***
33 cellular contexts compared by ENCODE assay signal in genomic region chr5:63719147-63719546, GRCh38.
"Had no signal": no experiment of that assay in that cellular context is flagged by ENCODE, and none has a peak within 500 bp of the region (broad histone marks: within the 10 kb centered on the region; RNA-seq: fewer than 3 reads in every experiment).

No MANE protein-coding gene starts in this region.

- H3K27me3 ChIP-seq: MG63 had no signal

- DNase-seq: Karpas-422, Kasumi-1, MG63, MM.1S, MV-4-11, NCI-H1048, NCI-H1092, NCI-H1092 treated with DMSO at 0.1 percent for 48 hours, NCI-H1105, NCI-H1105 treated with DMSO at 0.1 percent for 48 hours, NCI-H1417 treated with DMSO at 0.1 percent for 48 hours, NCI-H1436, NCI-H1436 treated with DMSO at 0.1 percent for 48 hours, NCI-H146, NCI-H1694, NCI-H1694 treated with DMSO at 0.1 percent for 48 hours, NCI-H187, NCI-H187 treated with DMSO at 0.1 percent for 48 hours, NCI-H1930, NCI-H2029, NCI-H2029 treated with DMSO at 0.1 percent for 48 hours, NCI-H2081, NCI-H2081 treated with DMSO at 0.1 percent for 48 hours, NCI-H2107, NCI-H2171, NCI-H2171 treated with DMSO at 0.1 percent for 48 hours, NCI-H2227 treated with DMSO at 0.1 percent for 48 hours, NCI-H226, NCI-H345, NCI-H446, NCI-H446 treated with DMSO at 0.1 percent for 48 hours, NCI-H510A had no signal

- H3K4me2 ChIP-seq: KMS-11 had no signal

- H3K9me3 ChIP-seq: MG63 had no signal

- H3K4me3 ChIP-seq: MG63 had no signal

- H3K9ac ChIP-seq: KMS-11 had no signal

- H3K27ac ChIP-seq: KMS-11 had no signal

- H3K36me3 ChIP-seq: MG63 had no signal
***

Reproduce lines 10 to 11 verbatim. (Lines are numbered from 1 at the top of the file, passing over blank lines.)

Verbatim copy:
- H3K27ac ChIP-seq: KMS-11 had no signal

- H3K36me3 ChIP-seq: MG63 had no signal